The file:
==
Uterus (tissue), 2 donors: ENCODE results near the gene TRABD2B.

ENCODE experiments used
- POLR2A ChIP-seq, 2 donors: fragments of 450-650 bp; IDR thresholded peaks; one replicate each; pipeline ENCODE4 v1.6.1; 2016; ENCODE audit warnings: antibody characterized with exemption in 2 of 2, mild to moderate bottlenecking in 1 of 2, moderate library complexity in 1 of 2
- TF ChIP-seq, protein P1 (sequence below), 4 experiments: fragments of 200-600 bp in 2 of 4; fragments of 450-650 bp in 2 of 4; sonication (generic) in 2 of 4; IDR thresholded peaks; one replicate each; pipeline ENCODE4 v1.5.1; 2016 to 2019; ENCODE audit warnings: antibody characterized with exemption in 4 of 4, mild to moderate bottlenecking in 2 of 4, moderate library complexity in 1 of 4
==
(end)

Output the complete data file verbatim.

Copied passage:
Uterus (tissue), 2 donors: ENCODE results near the gene TRABD2B.

ENCODE experiments used
- POLR2A ChIP-seq, 2 donors: fragments of 450-650 bp; IDR thresholded peaks; one replicate each; pipeline ENCODE4 v1.6.1; 2016; ENCODE audit warnings: antibody characterized with exemption in 2 of 2, mild to moderate bottlenecking in 1 of 2, moderate library complexity in 1 of 2
- TF ChIP-seq, protein P1 (sequence below), 4 experiments: fragments of 200-600 bp in 2 of 4; fragments of 450-650 bp in 2 of 4; sonication (generic) in 2 of 4; IDR thresholded peaks; one replicate each; pipeline ENCODE4 v1.5.1; 2016 to 2019; ENCODE audit warnings: antibody characterized with exemption in 4 of 4, mild to moderate bottlenecking in 2 of 4, moderate library complexity in 1 of 4